Parents Are Hiring ‘Screen Consultants’ to Help Them Raise Phone-Free Kids
We don't yet know what giving every young child a piece of hand-held technology will mean
Ah, the days before smartphones.
It’s not a time that many younger parents can remember so some are hiring professionals to help. These “screen-free parenting coaches,” as The New York Times described them, come into homes and schools to give refresher courses on how people once raised their kids without the constant distraction of screen time. And their advice is maddeningly obvious. Like, “play with your child” obvious.
“I try to really meet the parents where they are, and now often it is very simple,” Rhonda Moskowitz, a parenting coach in Columbus, Ohio, told the Times. “‘Do you have a plain old piece of material that can be used as a cape? Great!’
“‘Is there a ball somewhere?,’ she continued, “‘Throw the ball. Kick the ball.’”
The truth is that we don’t yet know what giving every young child a piece of hand-held technology will mean for society in the long run — whether it really will give us horns (prob not) or if it’s making kids socially inept (for sure) — but most parents agree that they don’t want their kids playing video games for 12 straight hours or unable to hold a conversation without staring at their phones. This fact is so universal that one parenting coach, Gloria DeGaetano, became so overwhelmed with requests for help that she launched her own business, the Parent Coaching Institute, which now employs 500 coaches.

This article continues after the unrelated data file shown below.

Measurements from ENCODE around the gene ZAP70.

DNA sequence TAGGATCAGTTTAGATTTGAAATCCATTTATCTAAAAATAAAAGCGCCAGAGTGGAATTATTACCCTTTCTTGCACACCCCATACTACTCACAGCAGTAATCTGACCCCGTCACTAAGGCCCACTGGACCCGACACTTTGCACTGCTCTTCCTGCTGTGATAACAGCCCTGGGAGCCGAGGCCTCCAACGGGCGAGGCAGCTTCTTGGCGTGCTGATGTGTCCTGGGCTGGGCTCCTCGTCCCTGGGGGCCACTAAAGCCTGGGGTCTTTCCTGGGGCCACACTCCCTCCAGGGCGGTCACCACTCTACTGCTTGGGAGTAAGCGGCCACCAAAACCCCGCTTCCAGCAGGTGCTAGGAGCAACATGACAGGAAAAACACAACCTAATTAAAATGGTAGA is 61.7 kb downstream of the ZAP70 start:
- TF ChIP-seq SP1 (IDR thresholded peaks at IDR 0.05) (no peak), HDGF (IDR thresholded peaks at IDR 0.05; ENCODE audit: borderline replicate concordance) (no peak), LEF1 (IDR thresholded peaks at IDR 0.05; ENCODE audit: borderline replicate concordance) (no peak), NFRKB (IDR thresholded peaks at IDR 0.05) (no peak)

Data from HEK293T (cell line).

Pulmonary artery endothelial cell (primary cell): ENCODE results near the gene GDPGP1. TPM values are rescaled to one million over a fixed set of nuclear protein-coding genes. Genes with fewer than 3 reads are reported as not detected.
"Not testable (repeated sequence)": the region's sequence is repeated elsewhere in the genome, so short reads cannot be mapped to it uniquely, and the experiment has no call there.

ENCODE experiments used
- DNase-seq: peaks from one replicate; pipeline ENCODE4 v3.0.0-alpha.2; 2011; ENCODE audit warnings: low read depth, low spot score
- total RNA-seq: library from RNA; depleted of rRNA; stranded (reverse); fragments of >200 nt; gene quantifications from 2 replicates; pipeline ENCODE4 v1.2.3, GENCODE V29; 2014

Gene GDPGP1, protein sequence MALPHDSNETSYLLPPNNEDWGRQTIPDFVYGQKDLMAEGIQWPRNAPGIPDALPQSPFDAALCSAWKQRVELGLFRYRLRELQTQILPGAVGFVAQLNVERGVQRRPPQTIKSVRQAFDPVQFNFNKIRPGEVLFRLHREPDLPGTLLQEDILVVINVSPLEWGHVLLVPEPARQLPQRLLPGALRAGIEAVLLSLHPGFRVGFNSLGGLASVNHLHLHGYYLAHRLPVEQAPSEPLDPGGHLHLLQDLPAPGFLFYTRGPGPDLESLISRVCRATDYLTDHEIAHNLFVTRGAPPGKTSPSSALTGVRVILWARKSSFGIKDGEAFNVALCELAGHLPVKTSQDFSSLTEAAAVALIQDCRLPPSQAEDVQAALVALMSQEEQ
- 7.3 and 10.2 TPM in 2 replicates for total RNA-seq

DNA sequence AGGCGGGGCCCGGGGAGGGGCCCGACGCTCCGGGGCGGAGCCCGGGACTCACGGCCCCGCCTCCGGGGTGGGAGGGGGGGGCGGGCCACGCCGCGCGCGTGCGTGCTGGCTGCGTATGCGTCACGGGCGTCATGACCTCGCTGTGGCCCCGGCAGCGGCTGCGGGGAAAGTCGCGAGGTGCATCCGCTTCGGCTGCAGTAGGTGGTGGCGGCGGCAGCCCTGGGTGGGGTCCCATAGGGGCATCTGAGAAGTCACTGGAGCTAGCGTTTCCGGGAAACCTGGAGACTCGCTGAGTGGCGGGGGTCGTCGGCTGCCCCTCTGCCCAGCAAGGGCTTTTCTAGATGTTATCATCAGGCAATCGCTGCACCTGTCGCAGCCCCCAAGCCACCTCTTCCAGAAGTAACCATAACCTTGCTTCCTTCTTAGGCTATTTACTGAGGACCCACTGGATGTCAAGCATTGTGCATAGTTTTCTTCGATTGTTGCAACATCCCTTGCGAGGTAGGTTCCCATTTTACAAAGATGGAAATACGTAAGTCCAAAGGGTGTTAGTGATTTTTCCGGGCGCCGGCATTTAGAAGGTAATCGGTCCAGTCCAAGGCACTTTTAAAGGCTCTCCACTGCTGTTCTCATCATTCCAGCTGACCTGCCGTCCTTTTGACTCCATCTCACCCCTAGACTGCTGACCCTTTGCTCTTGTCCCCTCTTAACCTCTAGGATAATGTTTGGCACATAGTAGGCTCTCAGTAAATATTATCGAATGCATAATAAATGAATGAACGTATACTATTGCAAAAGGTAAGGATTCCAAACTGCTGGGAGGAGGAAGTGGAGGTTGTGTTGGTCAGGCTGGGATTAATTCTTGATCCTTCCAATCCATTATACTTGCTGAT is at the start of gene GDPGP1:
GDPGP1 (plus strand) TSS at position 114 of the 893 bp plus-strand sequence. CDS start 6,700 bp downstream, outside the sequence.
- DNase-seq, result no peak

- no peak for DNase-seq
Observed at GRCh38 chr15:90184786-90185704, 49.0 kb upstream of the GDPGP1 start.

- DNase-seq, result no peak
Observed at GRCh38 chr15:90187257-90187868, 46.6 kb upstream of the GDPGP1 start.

“If you mess with Mother Nature, it messes with you,” DeGaetano told the Times of her philosophy. “You can’t be a machine. We’re thinking like machines because we live in this mechanistic milieu. You can’t grow children optimally from principles in a mechanistic mind-set.”
DeGaetano recommends “movement,” to her clients. “Is there enough running around that will help them see their autonomy?,” she said “Is there a jungle gym or a jumping rope?”
These coaches are able to pull in about $80 per hour in the burbs and $125 to $250 in bigger cities, according to the Times, and parents usually sign on for a 12-session deal.
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